At the Ruins of the Free Methodist Mission Headquarters
We went early to the collapsed Free Methodist building to pick up whatever we could find that was useful. We got some drill pipe, barrels, a few wrenches, two tire rims, and a few other things. I did go into the old FOHO building that was still standing. I had to climb over the rubble of the newer collapsed building to get inside the old, through a broken door. It’s hard to explain my flood of memories of the many, many times we spent there. I particularly remembered the last time I was suffering from dengue fever, and Merle and Dorthy West offered encouragement to me since they were also staying there. Realizing Merle had died only a few feet from me, and his body is still buried in the collapsed building was a uniquely spiritual moment. What a good man, who spent so much of is time and money for the people of Haiti. Rest in peace, Merle.
Retired Colonel Vahan Sipantzi, Snaider and I went around the back of the building where there was a very shallow grave, just a slight rise of dirt covered with cement blocks from the rubble, and a piece of steel pipe driven in the ground. This is where Erlin’s body is buried; he is the Haitian who died in the stairway that connects the old building to the ruined new building. Vahan prayed… What a moment of reverence for a good, good man.
It was with real sadness as I drove away; this will probably be the last time I am ever in that building, as I think it has been condemned due to damage.
One of Many Challenges
We tried to get tires for the rig out of customs, but there is a problem; the lady who helps take care of the paperwork was also killed in the Free Methodist building, lost along with all the paperwork. Maybe Monday we can make progress. We really need them, since the rig is on a 4 wheeled trailer that currently only has 2 good tires, and the tires are a unique size. Not much hope, so Healing Hands is trying to get another set sent to us.
Initial Well Site Surveys- Tent Camps
We looked at a huge “refugee” (tent) camp, but they appeared to have at least a minimal supply of water. On down the road a few miles was a large camp down off the road in a hot, dusty area beside a dry riverbed. There is no way to get directly into the camp, and if we drill up on the road nearby there is a good chance that pickups will converge on the well site, so that the poorest in the camp will not have first chance of the well. We went on a few miles further to a town square where the Cubans have a medical center. This town doesn’t have any large camps, but rather many small tent camps scattered around town. We don’t know if they are victims of the earthquake, or are people afraid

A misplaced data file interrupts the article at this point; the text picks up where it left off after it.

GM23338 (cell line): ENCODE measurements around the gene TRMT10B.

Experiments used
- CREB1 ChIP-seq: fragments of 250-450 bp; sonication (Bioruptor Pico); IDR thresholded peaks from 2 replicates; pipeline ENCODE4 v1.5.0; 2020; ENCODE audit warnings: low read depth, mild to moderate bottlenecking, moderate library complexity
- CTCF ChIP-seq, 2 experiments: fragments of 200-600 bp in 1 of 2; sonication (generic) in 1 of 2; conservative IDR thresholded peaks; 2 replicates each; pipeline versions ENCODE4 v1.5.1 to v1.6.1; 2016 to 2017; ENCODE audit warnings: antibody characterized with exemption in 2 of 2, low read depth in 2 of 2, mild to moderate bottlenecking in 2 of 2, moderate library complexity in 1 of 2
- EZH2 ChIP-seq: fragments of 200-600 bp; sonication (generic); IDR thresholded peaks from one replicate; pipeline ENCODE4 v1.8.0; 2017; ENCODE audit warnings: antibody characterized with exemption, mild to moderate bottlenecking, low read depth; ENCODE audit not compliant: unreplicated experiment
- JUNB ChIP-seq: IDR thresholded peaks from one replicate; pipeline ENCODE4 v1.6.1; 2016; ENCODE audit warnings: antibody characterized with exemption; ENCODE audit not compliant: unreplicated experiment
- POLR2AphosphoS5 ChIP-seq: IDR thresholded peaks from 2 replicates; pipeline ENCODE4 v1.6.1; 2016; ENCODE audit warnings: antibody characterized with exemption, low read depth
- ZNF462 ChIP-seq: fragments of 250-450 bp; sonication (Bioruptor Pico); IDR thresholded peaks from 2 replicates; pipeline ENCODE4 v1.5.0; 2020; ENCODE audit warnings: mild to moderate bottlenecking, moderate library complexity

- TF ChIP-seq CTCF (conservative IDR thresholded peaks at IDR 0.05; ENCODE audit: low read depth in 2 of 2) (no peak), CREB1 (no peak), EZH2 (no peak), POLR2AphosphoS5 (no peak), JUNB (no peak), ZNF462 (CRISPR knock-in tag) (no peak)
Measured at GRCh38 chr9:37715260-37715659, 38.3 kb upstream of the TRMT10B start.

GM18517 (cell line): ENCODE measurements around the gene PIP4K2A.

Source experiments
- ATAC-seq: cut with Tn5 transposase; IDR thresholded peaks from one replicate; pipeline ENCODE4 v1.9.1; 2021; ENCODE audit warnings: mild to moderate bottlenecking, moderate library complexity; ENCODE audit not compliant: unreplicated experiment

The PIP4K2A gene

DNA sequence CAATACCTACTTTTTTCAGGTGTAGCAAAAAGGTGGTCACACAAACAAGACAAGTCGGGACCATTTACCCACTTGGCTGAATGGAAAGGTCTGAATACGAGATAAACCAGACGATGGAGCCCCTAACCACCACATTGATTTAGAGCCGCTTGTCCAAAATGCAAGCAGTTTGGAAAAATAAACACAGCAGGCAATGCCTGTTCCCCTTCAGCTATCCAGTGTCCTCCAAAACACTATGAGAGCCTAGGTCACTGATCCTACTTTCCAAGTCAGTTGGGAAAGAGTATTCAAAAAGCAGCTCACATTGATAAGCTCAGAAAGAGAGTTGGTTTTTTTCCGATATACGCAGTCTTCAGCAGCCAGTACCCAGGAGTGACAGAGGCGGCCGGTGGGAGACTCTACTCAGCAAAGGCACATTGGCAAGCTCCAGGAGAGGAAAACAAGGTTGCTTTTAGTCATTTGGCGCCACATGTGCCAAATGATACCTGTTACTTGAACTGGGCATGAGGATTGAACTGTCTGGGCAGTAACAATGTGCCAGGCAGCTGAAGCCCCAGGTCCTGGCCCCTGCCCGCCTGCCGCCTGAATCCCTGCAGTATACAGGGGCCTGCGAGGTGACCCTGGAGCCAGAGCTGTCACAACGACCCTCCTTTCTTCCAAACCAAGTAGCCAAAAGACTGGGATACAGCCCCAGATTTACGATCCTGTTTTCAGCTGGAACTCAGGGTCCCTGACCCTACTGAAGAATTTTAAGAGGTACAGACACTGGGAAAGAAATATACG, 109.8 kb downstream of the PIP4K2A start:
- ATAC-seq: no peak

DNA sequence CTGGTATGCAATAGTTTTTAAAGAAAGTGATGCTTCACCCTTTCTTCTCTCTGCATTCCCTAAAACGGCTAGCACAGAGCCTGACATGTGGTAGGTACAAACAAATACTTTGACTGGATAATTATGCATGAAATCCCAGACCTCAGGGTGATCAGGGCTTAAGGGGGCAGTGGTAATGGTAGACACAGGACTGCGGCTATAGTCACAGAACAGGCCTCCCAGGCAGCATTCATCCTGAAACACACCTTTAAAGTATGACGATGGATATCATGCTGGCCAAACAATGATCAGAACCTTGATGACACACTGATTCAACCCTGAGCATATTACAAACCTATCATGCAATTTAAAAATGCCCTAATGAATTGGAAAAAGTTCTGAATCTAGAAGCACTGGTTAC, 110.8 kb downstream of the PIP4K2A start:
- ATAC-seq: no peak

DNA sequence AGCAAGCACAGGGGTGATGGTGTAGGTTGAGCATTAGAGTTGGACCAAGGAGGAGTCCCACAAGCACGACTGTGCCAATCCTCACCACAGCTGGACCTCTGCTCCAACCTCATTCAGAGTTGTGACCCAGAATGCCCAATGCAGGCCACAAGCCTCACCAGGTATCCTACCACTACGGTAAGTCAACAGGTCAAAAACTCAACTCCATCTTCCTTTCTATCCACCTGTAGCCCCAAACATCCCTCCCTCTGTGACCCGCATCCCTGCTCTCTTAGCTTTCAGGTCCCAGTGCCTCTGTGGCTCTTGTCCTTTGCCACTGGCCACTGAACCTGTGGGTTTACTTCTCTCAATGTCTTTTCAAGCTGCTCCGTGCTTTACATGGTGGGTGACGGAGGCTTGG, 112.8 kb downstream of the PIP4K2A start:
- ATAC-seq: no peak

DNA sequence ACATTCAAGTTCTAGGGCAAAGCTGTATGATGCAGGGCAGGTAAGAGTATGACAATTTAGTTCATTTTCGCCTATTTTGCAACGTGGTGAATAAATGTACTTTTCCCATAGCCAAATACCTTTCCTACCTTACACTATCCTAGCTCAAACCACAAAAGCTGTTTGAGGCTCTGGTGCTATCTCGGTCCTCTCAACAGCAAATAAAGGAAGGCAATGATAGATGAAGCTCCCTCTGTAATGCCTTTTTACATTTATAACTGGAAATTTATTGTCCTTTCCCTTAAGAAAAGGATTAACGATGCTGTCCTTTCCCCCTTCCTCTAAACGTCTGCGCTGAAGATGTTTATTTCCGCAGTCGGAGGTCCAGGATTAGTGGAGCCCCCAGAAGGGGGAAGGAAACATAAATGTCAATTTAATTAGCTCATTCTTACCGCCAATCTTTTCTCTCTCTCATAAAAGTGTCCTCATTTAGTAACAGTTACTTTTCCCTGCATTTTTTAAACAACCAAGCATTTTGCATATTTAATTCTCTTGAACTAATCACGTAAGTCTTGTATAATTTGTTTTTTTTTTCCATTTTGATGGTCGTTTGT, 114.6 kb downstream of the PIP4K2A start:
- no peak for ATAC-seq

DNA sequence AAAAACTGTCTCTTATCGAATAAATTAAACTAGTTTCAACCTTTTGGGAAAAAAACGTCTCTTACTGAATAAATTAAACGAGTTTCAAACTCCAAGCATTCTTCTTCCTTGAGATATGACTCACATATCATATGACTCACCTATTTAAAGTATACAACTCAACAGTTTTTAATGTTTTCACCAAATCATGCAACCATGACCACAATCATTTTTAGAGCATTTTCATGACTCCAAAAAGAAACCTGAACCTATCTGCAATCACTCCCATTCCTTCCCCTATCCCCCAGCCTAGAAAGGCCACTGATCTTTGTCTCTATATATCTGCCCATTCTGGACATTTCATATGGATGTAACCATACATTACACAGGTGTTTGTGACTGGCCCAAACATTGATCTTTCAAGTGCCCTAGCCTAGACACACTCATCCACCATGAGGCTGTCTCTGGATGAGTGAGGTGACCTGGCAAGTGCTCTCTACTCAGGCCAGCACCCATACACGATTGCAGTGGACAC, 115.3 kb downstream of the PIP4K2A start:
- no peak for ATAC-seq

to sleep inside.
The Old Rig
Finally we found the drilling machine, where Arron had stored it after the earthquake hit, while he was drilling. I must admit, I was very discouraged. It is so old and tired, “why Lord, when there are so many suffering so much, do I have to spend so much time fixing and patching?” I sometimes wonder how many more people would be living if, a long time ago, I had insisted on new equipment.
But by the end of the day, we had both engines running, and most everything working. Kevin and I plan to keep at it tomorrow, checking more camps, and spending some time working on the machines.
Meanwhile, Snaider and driver will go to Mapou to pick up supplies, and be back Monday night, Lord willing
So Much Need
This evening I talked to an orphanage near the Port au Prince airport that needs water; was it callous of me to ask if they have any survivors living there, so that I can justify it as relief? But I am trying to bring help to the neediest at the moment, and pick up the others later. Just so much need,…Haiti was so needy before the quake…I wonder how things will look a year from now?
Curt King, January 30, 2010
Port au Prince, Haiti